The Solemnity of Our Lord Jesus Christ, King of the Universe
I am in the Father and the Father is in Me, Phillip?
My brothers and Sisters, as Holy Mother Church comes to the end of this year’s Liturgical Season, it is important to thank the God Almighty, our Lord Jesus Christ and the Holy Spirit, for bringing us together this Sunday when we celebrate the kingship of Christ – the Solemnity of Christ the King, the Universal King. To appreciate the divine origin of Christ’s kingship, let us examine a few verses in the Book of Gospels: “Lord,” said Thomas, “we do not know where you are going, so how can we know the way?” Jesus answered, “I am the way and tme truth and the life. No one comes to the Father except through Me. If you had known Me, you would know My Father as well. From now on you do know Him and have seen Him.” Philip said to Him, “Lord, show us the Father, and we shall be satisfied.” Jesus replied, “Philip, I have been with you all this time, and still you do not know Me? Anyone who has seen Me has seen the Father. How can you say, ‘Show us the Father’? Do you not believe that I am in the Father and the Father is in Me? The words I say to you, I do not speak on My own. Instead, it is the Father dwelling in Me, carrying out His work. Believe Me that I am in the Father and the Father is in Me - or at least believe because of the works themselves.” (John 14: 5-11)
Again, the Gospel of Matthew tells us, “After Jesus was baptized, he came up from the water and behold, the heavens were opened, and he saw the Spirit of God descending like a dove coming upon him. And a voice came from the heavens, saying, “This is my beloved Son, with whom I am well pleased.” (Matthew 3: 16 – 17)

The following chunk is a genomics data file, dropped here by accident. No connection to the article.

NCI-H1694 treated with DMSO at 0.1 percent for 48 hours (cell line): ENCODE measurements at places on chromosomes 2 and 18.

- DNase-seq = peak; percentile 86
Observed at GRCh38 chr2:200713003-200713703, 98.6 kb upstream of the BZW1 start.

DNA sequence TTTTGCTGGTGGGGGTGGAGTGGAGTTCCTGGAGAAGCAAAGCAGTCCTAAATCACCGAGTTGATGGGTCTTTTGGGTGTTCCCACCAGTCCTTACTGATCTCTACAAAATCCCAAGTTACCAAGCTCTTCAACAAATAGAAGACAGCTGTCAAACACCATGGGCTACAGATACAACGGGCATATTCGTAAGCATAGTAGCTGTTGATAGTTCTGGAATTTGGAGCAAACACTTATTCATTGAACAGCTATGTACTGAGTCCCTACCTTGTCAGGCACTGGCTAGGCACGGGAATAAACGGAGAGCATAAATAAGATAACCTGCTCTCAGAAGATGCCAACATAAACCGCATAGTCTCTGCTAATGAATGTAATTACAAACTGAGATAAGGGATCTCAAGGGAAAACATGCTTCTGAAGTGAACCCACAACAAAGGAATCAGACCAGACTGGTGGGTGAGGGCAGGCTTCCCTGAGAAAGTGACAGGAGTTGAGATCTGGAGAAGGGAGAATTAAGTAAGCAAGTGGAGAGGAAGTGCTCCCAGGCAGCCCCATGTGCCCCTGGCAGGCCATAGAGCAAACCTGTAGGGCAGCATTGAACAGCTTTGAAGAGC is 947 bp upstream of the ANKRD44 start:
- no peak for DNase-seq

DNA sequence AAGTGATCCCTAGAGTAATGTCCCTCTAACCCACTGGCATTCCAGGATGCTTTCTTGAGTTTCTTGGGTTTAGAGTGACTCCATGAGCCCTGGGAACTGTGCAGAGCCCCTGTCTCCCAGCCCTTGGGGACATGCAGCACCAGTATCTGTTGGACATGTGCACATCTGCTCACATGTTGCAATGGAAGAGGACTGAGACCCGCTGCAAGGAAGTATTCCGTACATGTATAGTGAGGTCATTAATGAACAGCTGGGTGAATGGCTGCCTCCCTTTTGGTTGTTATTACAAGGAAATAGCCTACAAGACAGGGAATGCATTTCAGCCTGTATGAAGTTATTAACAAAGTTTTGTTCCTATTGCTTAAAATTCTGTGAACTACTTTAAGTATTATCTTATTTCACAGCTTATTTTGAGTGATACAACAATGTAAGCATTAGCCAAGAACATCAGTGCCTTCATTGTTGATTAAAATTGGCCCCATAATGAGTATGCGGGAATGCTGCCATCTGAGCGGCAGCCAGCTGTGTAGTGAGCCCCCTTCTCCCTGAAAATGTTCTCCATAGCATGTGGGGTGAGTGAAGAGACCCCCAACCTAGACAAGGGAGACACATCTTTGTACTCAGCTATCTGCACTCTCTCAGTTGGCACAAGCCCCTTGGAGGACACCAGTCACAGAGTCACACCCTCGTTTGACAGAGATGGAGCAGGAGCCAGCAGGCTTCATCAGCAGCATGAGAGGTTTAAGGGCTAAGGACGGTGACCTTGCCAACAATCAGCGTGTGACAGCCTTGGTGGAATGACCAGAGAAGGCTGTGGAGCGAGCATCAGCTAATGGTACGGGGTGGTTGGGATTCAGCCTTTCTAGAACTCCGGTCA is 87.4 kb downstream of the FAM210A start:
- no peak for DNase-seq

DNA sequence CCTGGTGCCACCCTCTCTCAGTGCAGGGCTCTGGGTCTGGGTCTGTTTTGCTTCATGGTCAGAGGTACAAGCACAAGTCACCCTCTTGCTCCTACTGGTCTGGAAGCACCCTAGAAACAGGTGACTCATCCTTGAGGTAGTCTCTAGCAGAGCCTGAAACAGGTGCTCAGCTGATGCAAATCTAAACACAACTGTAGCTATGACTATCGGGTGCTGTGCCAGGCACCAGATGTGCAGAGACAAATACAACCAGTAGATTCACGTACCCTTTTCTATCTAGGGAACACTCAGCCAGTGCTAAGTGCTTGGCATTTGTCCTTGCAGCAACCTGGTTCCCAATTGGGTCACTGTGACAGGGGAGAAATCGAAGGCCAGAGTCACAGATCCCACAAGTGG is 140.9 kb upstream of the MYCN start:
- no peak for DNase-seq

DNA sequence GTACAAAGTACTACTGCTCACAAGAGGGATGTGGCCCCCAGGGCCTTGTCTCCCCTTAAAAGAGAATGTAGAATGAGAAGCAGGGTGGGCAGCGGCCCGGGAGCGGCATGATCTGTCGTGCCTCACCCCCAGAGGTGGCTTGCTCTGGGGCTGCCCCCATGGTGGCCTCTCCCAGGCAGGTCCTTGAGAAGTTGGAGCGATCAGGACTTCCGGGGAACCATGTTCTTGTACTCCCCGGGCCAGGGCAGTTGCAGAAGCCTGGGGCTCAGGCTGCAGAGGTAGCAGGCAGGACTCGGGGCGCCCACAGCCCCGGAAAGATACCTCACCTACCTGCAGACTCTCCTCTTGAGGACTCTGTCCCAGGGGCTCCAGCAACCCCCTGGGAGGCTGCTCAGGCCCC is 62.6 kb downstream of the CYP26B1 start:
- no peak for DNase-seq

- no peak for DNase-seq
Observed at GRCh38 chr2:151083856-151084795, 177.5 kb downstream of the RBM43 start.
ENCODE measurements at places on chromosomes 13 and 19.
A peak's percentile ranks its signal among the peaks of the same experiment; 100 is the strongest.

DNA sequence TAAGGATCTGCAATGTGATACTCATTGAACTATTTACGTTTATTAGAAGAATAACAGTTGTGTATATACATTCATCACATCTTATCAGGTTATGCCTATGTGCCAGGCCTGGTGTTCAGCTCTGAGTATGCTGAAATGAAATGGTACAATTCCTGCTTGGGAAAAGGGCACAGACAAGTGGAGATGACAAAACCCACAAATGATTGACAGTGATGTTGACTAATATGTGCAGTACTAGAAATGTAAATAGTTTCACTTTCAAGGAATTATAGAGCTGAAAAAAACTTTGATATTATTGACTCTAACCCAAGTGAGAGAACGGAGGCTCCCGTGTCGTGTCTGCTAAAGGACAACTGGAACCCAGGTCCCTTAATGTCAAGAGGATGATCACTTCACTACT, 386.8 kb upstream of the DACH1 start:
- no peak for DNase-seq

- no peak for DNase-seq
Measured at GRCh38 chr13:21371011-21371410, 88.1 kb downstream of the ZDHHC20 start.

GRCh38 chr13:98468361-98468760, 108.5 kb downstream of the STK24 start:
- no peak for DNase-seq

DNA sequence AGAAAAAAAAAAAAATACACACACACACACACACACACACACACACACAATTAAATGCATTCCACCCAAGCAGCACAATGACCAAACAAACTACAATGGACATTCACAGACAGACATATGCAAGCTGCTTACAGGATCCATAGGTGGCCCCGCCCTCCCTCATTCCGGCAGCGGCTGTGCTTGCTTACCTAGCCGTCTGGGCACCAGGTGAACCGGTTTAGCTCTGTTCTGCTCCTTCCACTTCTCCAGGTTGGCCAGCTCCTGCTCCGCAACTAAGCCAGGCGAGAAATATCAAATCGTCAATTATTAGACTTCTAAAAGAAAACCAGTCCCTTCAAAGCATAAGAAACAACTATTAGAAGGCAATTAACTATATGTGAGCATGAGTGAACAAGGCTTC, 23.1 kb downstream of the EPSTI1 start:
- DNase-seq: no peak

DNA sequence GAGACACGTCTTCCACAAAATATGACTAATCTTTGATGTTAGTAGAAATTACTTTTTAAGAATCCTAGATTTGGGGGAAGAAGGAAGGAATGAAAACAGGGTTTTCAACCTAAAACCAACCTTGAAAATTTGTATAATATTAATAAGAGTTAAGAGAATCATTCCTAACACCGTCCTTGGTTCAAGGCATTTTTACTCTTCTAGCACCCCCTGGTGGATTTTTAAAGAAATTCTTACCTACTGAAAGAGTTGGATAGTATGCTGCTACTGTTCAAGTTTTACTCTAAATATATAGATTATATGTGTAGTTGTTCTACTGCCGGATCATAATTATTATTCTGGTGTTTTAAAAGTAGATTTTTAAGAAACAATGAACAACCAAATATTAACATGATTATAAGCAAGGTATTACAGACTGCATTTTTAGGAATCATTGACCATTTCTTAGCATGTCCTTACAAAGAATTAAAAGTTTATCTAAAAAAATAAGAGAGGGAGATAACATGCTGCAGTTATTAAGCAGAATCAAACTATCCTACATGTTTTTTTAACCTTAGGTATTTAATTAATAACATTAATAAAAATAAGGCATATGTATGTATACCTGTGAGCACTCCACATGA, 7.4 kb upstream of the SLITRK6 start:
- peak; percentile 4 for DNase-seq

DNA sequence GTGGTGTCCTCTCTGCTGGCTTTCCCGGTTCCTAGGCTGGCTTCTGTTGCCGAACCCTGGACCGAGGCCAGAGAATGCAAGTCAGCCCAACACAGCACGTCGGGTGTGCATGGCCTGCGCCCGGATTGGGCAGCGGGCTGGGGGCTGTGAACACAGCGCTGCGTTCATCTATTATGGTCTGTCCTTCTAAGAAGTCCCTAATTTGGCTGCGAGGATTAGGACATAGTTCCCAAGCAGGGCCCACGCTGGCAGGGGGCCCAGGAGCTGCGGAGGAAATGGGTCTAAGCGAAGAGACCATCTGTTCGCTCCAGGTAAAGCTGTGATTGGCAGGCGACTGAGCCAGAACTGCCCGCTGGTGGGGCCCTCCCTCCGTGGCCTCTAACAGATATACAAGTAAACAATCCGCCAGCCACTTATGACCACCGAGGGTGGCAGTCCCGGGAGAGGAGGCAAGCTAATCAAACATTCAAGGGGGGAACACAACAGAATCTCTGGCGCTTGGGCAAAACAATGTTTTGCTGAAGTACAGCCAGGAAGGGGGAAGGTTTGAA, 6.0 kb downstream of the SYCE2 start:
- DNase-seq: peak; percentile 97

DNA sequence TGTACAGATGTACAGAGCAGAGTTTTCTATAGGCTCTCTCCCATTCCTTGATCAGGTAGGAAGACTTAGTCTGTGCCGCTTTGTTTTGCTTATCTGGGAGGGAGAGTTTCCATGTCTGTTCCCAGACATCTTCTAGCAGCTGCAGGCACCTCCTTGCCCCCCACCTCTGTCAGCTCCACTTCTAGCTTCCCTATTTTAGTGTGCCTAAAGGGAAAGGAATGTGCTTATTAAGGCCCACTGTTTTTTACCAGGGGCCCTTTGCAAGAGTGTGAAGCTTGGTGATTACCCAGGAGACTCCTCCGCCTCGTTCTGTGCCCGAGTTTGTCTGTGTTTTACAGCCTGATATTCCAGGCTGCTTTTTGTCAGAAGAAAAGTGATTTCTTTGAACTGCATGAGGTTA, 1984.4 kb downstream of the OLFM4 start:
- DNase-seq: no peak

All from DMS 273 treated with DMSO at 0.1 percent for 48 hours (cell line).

In the Gospel of Matthew this Sunday, we are invited to reflect deeply about the kingship of Christ and take it to heart seriously. We are called to ask ourselves certain pertinent questions: how do we see Jesus and who do we believe He is? Is He the Universal king or someone else? If we see Jesus as the Universal king, then we must pay close and honest attention to his instructions. This Sunday Gospel tells us, “… as Jesus said to his disciples: "When the Son of Man comes in his glory, and all the angels with him, he will sit upon his glorious throne, and all the nations will be assembled before him. And he will separate them one from another, as a shepherd separates the sheep from the goats. He will place the sheep on his right and the goats on his left. Then the king will say to those on his right, 'Come, you who are blessed by my Father. Inherit the kingdom prepared for you from the foundation of the world.” To know Jesus as the Universal king does not mean the absence of persecutions and sacrifices for our beliefs? The sufferings of our brother Christians around the world; the persecutions going on daily in our families, parishes, dioceses, states, nations, society, nations and world at large does not deny the Universal kingship of Christ, rather it makes it more real and meaningful. If you must be my disciple, Jesus said, you must carry your cross daily and follow me. I don’t think this injunction means fun and a bed of roses. It means that the way of Christ is diametrically different from the way of this world, hence, his kingship is different from the kind of the territorial dominance, that his earliest followers expected. So, we go through trials and pain for our faith to remain faithful, but always do it with absolute focus on the Lord. Dear brethren, it is important that we ask ourselves at the end of this Liturgical Season: how have I followed Jesus instructions? Have I been faithfully striving to be on his right hand? Or have I been following my own will, willfully? Am I taking God’s mercy and love for granted or am I beating my chest like the publican (sinner), asking for His forgiveness at the sacrament of reconciliation, and presume God’s kindness as an entitlement? It will be helpful to have these questions, brothers and sisters, as our guides when we enter the Advent Season next Sunday.